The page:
Not all stories are remembered long after hearing them, but the insights this one has will ensure I keep going back to it.
I felt quite sad, like leaving an old friend, when I knew I was coming to the end.
It must surely become a classic, with its slowly revealed plot and its individual moral tales.
Listening to the story read by the author makes this even more special.
This is the first Bryce Courtenay's book I've listened to or read, but it won't be the last by any means. The attention to details, without becoming overbearing, and the fast pace of the story lines, makes this an easy read.
Being stuck in traffic is now a real pleasure.
I moved from England to live in Australia 45 years ago and although I've seen a lot of the country and learned quite a bit of its history it's never been in such an enthralling way.
Bryce Courtenay has fleshed out his characters to such an extent that I really felt worried about the awful things that befall Mary - really physically actually worried!
I felt much of the anguish that Mary felt having her boys suddenly disappear. By this point in the story I felt I knew the family.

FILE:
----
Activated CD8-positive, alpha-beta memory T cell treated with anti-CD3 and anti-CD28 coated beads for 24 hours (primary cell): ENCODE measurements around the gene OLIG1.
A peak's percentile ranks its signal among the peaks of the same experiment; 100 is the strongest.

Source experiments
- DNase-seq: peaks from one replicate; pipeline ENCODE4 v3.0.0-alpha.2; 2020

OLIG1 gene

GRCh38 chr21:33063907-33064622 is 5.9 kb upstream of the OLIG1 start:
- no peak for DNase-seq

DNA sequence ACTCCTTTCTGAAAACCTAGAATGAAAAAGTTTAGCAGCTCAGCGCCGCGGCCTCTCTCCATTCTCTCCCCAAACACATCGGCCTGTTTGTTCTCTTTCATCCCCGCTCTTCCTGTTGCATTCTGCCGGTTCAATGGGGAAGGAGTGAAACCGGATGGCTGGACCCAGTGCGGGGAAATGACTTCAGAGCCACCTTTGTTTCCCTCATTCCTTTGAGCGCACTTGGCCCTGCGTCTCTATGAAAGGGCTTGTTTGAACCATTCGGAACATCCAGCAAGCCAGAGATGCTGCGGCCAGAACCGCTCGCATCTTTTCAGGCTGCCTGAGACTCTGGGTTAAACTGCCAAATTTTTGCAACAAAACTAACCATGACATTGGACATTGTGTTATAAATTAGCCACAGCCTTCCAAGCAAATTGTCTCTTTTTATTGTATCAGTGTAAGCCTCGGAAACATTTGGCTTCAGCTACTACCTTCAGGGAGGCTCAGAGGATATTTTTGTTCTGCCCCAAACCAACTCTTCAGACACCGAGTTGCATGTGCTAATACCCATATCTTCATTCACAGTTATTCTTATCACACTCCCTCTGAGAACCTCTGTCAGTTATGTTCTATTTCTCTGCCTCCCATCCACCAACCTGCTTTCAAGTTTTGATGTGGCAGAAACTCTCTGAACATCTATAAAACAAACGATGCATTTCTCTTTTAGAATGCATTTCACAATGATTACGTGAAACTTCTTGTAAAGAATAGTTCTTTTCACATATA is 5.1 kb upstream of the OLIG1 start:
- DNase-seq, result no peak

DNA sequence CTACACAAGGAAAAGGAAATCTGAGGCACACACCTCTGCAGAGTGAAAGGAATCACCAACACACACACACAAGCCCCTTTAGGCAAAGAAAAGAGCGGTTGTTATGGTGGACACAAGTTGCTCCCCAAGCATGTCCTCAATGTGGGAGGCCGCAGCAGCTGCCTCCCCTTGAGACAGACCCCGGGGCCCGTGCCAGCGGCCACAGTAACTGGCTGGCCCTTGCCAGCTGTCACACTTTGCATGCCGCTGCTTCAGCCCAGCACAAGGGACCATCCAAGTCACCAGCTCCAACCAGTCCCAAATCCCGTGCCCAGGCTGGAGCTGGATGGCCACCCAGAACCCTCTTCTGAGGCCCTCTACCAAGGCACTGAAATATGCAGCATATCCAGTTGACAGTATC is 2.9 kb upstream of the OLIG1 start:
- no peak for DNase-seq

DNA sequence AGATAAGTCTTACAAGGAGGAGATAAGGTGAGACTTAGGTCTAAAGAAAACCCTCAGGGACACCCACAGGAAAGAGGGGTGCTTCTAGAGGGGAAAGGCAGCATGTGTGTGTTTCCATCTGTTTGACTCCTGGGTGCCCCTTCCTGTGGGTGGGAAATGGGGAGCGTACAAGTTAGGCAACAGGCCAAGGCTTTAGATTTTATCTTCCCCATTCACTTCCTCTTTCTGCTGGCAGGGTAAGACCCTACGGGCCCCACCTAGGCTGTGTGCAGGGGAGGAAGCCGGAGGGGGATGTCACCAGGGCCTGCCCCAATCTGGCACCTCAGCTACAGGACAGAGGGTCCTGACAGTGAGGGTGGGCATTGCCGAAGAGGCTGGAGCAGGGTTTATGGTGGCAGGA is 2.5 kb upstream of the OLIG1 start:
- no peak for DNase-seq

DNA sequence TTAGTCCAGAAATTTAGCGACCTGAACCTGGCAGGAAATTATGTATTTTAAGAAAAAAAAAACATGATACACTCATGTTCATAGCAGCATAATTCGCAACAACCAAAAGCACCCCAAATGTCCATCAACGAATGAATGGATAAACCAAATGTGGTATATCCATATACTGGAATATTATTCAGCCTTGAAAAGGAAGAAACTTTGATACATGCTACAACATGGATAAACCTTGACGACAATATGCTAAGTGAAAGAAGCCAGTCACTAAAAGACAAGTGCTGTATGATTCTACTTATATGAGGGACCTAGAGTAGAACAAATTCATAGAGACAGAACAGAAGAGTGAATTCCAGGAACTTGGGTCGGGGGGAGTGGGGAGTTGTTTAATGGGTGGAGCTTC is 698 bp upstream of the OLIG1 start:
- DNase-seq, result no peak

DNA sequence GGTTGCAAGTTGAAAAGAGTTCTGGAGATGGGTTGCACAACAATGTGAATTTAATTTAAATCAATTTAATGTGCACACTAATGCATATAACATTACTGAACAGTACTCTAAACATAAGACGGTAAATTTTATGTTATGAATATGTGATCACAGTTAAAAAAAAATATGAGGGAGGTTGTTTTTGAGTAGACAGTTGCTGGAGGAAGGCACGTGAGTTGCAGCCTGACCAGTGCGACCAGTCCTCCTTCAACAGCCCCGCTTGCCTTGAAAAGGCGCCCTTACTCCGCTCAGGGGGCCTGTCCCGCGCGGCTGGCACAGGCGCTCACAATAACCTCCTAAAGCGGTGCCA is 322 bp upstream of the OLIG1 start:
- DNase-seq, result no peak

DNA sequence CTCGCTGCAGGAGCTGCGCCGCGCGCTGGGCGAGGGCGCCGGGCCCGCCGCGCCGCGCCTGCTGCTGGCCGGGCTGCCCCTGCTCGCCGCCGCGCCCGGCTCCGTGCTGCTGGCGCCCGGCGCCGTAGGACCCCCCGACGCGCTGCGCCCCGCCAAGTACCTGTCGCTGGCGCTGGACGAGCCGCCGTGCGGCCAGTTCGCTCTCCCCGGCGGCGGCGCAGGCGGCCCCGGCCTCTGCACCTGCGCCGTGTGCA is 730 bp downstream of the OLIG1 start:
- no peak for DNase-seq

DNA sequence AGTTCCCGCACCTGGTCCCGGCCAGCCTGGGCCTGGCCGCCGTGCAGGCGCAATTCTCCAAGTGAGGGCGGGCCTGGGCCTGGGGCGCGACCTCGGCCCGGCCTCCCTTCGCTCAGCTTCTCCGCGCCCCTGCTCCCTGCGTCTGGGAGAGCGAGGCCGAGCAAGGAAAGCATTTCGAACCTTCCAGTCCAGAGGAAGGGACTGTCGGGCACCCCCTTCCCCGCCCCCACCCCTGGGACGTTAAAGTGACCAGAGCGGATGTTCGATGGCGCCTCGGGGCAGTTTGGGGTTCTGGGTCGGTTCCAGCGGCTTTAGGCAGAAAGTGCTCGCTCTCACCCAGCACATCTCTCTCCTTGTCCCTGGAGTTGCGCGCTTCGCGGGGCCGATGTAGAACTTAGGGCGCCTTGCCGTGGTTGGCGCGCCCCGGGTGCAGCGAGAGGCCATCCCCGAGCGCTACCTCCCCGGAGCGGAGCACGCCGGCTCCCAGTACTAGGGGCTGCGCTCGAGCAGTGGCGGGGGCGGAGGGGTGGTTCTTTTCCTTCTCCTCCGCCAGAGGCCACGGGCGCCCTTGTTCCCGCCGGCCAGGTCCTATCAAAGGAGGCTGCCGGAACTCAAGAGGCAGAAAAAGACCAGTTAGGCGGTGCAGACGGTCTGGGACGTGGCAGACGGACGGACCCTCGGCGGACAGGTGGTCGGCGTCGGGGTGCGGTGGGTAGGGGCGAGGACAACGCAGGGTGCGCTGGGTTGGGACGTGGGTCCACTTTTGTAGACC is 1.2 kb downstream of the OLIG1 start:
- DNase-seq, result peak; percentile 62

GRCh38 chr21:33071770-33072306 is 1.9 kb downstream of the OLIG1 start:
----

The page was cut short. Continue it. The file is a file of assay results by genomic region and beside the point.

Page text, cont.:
This is the first time I've heard Humphrey Bower, but I would rate him as one of the best - if not THE best of any of the narrators I've heard - his constancy of the characters' voices and inflections are a marvel to listen to, and even when listening to narrative I feel that he's just recounting a story rather than reading from a page.
The Nation-Building Convicts
This book goes for almost 24 hours.
When I started listening I thought I'd need something a bit lighter before starting on the next book in the trilogy, but now I've almost finished it I can't wait to get stuck into Tommo and Hawk.
All in all a great read well narrated and a tremendous insight into the people who laid the foundations for what is now the greatest, luckiest country in the world.
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